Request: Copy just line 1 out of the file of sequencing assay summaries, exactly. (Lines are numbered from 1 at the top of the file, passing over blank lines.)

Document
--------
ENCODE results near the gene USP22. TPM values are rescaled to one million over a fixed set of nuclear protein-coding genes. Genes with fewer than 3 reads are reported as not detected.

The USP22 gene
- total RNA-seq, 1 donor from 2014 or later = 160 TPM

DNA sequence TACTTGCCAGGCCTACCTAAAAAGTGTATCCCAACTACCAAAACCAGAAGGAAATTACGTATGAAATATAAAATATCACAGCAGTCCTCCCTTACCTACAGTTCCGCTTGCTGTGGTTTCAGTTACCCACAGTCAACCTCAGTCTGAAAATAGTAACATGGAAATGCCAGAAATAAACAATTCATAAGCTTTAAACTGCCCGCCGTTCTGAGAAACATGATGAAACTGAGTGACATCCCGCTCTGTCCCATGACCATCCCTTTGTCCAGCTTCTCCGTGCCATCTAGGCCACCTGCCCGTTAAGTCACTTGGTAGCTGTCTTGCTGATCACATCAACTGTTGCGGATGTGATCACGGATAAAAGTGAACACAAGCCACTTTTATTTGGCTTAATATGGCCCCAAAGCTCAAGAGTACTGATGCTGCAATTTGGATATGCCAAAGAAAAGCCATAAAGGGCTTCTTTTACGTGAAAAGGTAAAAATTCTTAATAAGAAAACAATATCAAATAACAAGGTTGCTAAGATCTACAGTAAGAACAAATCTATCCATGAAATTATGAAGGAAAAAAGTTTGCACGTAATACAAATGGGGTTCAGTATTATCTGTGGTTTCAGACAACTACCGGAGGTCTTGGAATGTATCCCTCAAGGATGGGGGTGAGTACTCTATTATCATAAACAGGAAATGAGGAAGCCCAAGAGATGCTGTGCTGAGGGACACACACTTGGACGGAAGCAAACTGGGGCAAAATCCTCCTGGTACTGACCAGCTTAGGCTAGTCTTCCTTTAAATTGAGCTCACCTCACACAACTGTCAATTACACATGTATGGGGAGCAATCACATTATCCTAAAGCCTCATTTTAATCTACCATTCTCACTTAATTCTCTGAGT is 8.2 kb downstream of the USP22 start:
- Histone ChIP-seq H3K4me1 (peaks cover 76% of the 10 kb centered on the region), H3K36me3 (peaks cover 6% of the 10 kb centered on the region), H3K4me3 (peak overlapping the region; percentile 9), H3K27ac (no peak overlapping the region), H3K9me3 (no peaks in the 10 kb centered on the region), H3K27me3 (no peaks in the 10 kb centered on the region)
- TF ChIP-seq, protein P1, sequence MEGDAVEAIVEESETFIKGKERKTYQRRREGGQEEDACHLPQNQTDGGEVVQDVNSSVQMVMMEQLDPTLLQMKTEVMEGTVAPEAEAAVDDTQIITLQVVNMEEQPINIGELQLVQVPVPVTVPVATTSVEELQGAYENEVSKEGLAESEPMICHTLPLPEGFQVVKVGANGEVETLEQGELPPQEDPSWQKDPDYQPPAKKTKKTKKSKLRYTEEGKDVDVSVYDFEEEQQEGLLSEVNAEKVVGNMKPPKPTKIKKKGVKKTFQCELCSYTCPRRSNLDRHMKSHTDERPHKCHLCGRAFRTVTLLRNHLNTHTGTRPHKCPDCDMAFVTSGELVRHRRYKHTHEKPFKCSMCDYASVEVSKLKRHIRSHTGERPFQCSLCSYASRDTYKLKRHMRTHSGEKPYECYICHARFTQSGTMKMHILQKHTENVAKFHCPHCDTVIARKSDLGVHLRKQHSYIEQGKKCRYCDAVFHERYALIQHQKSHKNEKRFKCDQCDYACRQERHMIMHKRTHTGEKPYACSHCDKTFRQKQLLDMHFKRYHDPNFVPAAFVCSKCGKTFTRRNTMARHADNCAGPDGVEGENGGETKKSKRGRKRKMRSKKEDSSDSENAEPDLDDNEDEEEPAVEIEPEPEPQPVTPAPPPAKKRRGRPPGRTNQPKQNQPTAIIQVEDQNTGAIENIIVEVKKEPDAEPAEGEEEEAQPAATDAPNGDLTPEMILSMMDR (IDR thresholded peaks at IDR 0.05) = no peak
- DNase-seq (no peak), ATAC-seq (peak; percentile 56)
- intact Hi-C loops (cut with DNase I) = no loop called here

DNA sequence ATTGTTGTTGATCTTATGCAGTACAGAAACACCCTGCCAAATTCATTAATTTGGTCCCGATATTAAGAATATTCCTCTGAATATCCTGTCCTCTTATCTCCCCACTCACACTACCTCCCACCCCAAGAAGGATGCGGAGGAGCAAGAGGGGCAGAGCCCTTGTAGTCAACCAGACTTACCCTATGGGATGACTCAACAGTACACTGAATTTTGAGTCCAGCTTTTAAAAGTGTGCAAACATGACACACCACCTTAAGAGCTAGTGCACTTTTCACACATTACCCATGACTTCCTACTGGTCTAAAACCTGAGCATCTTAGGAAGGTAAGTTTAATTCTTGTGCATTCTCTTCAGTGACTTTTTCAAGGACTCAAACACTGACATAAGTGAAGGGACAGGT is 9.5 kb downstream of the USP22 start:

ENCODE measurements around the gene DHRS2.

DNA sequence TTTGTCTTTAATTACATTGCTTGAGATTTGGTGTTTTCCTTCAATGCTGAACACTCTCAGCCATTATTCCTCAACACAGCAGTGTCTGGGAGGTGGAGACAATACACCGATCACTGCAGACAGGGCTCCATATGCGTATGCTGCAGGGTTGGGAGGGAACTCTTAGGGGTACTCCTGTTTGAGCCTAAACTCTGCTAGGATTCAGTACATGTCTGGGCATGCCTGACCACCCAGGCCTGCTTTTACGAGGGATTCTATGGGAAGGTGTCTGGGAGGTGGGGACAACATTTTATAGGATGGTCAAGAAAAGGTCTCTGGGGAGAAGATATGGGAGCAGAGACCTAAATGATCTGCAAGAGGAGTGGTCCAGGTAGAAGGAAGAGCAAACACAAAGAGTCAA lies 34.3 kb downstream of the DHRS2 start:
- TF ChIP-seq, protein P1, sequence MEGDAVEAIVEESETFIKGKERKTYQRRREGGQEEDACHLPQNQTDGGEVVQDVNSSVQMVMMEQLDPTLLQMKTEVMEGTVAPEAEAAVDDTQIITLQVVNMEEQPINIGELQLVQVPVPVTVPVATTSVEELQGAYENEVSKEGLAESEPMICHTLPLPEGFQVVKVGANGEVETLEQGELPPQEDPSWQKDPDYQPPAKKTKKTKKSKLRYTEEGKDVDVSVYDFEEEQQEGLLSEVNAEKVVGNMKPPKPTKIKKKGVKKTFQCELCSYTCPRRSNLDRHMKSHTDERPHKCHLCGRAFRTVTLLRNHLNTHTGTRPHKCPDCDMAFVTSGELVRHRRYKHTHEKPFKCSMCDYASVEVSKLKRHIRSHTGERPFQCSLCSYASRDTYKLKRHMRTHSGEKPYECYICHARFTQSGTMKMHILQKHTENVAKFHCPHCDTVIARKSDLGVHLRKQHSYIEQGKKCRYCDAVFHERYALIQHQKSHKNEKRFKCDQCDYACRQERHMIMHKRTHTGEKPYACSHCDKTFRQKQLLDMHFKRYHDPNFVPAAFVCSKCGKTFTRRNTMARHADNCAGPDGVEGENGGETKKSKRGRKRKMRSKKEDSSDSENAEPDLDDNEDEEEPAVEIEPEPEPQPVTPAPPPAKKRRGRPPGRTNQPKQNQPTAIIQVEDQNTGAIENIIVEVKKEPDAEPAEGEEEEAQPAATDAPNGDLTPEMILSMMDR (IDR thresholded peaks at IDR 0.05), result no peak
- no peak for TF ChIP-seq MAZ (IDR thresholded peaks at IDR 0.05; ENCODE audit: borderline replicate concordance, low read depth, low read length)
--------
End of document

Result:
ENCODE results near the gene USP22. TPM values are rescaled to one million over a fixed set of nuclear protein-coding genes. Genes with fewer than 3 reads are reported as not detected.